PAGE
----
“Man Up” Program Off to Another Great Start

Oakland Community College’s nationally recognized “Man Up” program is off to another great start this year with 35 students enrolled this semester.

OCC leaders crafted “Man Up” in 2011 with the goal of keeping young African American men in school and on track to succeed.Man Up 2

This year’s cohort is participating in two off-site experiences including (1) The Art of Networking conference, coordinated by a former OCC student and Man Up participant and (2) a site visit to Wayne State University for a campus tour.

The goal of “Man Up” is to engage students early in their high school and college careers, making them aware of pitfalls they will encounter in college, and teach them how to surpass those,” says faculty member and program co-facilitator Dr. Lloyd Crews.

“There’s a huge academic gap between males and females and particularly, males of color,” Crews says. “What we’ve found as educators is that it’s important for young men to be successful from the start. If they come into a situation they are not prepared for, they often opt out rather than ask for help.”

One of the goals of “Man Up” is to teach students to not walk away from situations that are uncomfortable, meet challenges and get the work done, Crews says.

The purpose of the all-male environment is to help young men feel less apprehensive about saying they don’t know something.

“Man Up” offers both high school and college students lessons that are personal and academic in nature. They include study skills, time management, note taking, self-advocating, healthy relationships and budgeting. It facilitates group discussions on personal responsibility and accountability, especially toward peers. African American men who are successful in a variety of fields are also invited to make presentations to students about their careers and the path that led them there.

The program has helped nearly 200 students in the last five years at high schools in Oak Park, Southfield and Birmingham and the OCC campuses in Southfield, Royal Oak and Orchard Ridge. High school programs usually last 12 weeks. The format on college campuses is that of an ongoing club where students take on leadership roles.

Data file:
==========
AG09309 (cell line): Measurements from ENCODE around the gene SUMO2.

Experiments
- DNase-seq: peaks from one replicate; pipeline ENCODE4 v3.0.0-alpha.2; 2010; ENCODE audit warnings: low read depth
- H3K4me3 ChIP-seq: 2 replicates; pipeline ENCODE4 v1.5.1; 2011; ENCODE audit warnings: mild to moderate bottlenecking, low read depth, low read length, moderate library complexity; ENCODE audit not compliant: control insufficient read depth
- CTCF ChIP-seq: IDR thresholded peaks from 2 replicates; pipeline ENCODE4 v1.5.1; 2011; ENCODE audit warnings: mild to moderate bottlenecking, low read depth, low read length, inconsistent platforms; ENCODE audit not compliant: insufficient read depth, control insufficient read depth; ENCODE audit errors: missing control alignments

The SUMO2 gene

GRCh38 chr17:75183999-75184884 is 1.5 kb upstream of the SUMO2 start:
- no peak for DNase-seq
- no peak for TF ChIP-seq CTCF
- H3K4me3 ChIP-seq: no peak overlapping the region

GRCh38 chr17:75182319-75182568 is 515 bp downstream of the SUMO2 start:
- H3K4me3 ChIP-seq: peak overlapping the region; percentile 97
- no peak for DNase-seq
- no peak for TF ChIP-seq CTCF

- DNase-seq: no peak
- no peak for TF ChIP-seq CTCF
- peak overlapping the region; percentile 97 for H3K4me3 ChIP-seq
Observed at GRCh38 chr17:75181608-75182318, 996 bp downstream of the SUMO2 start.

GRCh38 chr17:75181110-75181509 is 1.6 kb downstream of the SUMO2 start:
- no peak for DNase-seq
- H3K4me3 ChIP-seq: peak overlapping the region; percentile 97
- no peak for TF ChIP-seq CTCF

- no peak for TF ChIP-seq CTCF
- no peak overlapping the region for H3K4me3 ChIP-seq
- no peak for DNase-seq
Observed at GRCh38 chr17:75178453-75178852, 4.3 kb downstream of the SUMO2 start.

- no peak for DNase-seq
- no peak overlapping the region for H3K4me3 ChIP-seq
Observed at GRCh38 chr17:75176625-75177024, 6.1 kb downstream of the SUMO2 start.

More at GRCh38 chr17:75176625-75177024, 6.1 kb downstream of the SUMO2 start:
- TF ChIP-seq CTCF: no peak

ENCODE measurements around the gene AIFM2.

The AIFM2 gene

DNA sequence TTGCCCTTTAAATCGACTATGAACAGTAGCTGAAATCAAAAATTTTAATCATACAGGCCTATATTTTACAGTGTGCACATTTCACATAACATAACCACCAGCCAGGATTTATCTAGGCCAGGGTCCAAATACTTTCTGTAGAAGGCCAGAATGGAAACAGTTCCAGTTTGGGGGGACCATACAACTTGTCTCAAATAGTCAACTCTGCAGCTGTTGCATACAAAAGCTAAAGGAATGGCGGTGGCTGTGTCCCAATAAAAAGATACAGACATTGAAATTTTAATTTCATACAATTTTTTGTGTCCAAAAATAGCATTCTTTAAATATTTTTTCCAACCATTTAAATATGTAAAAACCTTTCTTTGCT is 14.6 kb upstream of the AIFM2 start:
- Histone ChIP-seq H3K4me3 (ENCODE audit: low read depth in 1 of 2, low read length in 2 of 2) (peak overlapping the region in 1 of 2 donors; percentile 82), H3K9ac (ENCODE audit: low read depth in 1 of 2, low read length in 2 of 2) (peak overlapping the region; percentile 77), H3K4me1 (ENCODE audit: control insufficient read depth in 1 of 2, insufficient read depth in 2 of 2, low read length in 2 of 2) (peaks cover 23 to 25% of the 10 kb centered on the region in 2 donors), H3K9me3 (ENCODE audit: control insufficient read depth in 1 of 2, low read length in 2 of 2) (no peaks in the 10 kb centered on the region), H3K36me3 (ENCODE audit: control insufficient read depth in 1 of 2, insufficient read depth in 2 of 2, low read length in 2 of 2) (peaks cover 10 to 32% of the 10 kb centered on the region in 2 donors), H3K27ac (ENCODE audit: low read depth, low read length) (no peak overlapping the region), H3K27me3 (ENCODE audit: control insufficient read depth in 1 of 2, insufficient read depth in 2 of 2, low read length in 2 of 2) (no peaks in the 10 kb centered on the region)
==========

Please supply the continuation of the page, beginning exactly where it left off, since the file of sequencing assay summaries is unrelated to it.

“The program aims to teach students what expectations are in college early on,” says Jahquan Hawkins, Southfield Dean of Campus Affairs and “Man Up” advisor.

The term “Man Up” was chosen for several reasons, Hawkins adds. “We want young men to make the transition from boyhood to manhood and be accountable. They are also expected to pull the next man up and make sure they get to where they need to be. “Man Up” also teaches about having a greater purpose than yourself,” he adds. “The ‘Man Up’ program sheds light on the fact that you have influence over other people and you have to handle that influence responsibly.”

To find out more about “Man Up,” contact Hawkins at jchawkin@oaklandcc.edu.

With campuses located throughout Oakland County, OCC is the largest of Michigan’s 28 community colleges and the 25th largest in the nation. The college offers degrees and certificates in approximately 100 fields including university transfer and general studies degrees.

The program was nationally recognized in 2013 at the Annual 2014 Convention of the American College Personnel Association. It was one of 10 programs nationally —and the only one run by a community college—featured at the convention.

By Margarita Wagerson

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